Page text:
Student Subgroup Advanced Passed Proficient Failed Advanced Passed Proficient Failed Advanced Passed Proficient Failed
All Students 4 58 54 42 29 88 58 13 25 73 48 27
Female 11 54 43 46 32 82 50 18 24 79 56 21
Male - 61 61 39 26 92 66 8 27 68 41 32
Asian < < < < < 100 < 0 < 100 < 0
Black 3 55 52 45 24 80 56 20 13 63 50 38
Hispanic < < < < 17 83 67 17 6 69 63 31
White 4 67 63 33 30 93 63 7 36 76 40 24
Two or more races < < < < < 100 < 0 < 100 < 0
Students with Disabilities - 18 18 82 28 78 50 22 21 43 21 57
Economically Disadvantaged 2 50 48 50 29 83 54 17 13 67 54 33
English Learners 8 50 42 50 18 91 73 9 13 80 67 20
LEGEND < = A group below state definition for personally identifiable results
- = No data for group
* = Data not yet available
Unduplicated = Students are able to be in two gap groups

Science

Science Performance: All Students

Note: Calculations for 2017-2018 annual pass rates on Standards of Learning tests in reading, writing, mathematics, science and history were modified to reflect new federal reporting requirements.

Virginia public school students are assessed in science in grades 5 and 8 and at the end of the following secondary courses: Earth Science, Biology, and Chemistry. Before 2014, students also were assessed in science in grade 4. Use the drop down menu above the chart to select results for a specific science test. Use the menu below the chart to select assessment results for a specific group of students.

Virginia’s Science Standards of Learning identify academic content for essential components of the science curriculum at different grade levels. Standards are identified for kindergarten through grade five, for middle school, and for a core set of high school courses — Earth Science, Biology, Chemistry, and Physics. Throughout a student’s science schooling from kindergarten through grade six, content strands, or topics are included. The Standards of Learning in each strand progress in complexity as they are studied at various grade levels in grades K-6, and are represented indirectly throughout the high school courses.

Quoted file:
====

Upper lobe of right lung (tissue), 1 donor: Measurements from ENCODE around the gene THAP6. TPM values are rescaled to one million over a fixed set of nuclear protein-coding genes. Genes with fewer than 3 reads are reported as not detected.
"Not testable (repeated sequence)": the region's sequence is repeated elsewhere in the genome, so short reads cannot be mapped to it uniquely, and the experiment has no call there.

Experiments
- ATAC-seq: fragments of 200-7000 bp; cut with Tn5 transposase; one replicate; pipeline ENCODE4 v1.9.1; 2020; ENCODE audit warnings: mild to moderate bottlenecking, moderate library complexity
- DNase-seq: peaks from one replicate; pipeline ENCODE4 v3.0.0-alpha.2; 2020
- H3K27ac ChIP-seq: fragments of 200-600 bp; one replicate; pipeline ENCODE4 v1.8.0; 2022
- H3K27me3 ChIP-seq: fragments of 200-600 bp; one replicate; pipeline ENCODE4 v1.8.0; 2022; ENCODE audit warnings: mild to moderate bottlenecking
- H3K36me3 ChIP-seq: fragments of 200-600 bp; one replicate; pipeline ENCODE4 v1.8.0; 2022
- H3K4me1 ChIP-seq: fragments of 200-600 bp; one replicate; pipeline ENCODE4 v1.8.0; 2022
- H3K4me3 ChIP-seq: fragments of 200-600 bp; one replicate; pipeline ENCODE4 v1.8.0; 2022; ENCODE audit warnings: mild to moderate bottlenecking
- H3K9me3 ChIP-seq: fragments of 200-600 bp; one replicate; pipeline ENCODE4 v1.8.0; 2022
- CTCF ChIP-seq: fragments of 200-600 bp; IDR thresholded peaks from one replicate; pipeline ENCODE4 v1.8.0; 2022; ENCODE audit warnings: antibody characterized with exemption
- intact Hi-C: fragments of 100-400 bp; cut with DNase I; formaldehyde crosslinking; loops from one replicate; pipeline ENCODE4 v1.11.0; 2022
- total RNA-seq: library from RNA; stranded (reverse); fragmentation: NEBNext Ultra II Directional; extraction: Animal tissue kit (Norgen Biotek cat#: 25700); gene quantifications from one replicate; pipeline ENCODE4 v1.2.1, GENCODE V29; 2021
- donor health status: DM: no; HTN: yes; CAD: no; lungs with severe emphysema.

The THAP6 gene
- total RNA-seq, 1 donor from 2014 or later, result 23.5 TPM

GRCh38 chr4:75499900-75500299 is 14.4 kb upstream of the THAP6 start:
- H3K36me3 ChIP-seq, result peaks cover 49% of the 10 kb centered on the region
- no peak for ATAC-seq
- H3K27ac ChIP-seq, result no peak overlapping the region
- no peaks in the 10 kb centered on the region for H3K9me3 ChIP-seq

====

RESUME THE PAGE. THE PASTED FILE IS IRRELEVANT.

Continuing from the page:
Recently retired SOL tests representative of the content and skills included in current SOL tests are available on the Virginia Department of Education website to assist in understanding the format of the tests and questions.

Overall Student Performance: Science Performance 2015-2016 2016-2017 2017-2018
Student Subgroup Advanced Passed Proficient Failed Advanced Passed Proficient Failed Advanced Passed Proficient Failed
All Students 10 65 55 35 33 86 53 14 20 83 63 17
Female 11 64 54 36 26 85 59 15 21 82 62 18
Male 10 66 56 34 39 87 47 13 20 83 63 17
Asian < < < < < 100 < 0 < 100 < 0
Black 3 59 56 41 16 80 64 20 8 79 71 21
Hispanic < < < < 33 83 50 17 13 81 69 19
White 25 79 54 21 40 90 50 10 32 80 48 20
Two or more races < 100 < 0 < 100 < 0 < 100 < 0
Students with Disabilities - 28 28 72 28 83 56 17 29 64 36 36
Economically Disadvantaged 9 62 53 38 27 83 56 17 15 77 62 23
English Learners 8 62 54 38 27 91 64 9 - 80 80 20
Grade 5 Science Performance 2015-2016 2016-2017 2017-2018
Student Subgroup Advanced Passed Proficient Failed Advanced Passed Proficient Failed Advanced Passed Proficient Failed
All Students 10 65 55 35 33 86 53 14 20 83 63 17
Female 11 64 54 36 26 85 59 15 21 82 62 18
Male 10 66 56 34 39 87 47 13 20 83 63 17
Asian < < < < < 100 < 0 < 100 < 0
Black 3 59 56 41 16 80 64 20 8 79 71 21
Hispanic < < < < 33 83 50 17 13 81 69 19
White 25 79 54 21 40 90 50 10 32 80 48 20
Two or more races < 100 < 0 < 100 < 0 < 100 < 0
Students with Disabilities - 28 28 72 28 83 56 17 29 64 36 36
Economically Disadvantaged 9 62 53 38 27 83 56 17 15 77 62 23
English Learners 8 62 54 38 27 91 64 9 - 80 80 20
LEGEND < = A group below state definition for personally identifiable results
- = No data for group
* = Data not yet available
Unduplicated = Students are able to be in two gap groups

History

History Performance: All Students

Note: Calculations for 2017-2018 annual pass rates on Standards of Learning tests in reading, writing, mathematics, science and history were modified to reflect new federal reporting requirements.

Virginia public school students are assessed in history and social science following instruction in Virginia Studies in elementary school, Civics and Economics in middle school, and at the conclusion of the following secondary courses: World History and Geography to 1500, World History and Geography 1500 to the Present, World Geography, and Virginia and U.S. History. Use the drop down menu above the chart to select a specific history or social science test. Use the menu below the chart to select assessment results for a specific group of students.

Virginia’s History and Social Science Standards of Learning are designed to